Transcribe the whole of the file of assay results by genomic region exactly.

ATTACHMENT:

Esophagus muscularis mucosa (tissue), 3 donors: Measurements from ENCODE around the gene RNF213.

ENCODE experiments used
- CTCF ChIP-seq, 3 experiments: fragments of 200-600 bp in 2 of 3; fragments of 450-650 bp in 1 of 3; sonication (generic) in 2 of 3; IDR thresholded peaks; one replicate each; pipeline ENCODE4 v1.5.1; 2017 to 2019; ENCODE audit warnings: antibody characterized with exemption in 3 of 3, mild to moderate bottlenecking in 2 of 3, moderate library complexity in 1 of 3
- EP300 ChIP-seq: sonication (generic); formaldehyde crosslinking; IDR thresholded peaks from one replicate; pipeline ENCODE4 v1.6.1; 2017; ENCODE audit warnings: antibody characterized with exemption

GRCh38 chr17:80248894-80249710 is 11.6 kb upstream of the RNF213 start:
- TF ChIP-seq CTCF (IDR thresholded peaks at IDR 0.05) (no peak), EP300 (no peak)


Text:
Esophagus muscularis mucosa (tissue), 3 donors: Measurements from ENCODE around the gene RNF213.

ENCODE experiments used
- CTCF ChIP-seq, 3 experiments: fragments of 200-600 bp in 2 of 3; fragments of 450-650 bp in 1 of 3; sonication (generic) in 2 of 3; IDR thresholded peaks; one replicate each; pipeline ENCODE4 v1.5.1; 2017 to 2019; ENCODE audit warnings: antibody characterized with exemption in 3 of 3, mild to moderate bottlenecking in 2 of 3, moderate library complexity in 1 of 3
- EP300 ChIP-seq: sonication (generic); formaldehyde crosslinking; IDR thresholded peaks from one replicate; pipeline ENCODE4 v1.6.1; 2017; ENCODE audit warnings: antibody characterized with exemption

GRCh38 chr17:80248894-80249710 is 11.6 kb upstream of the RNF213 start:
- TF ChIP-seq CTCF (IDR thresholded peaks at IDR 0.05) (no peak), EP300 (no peak)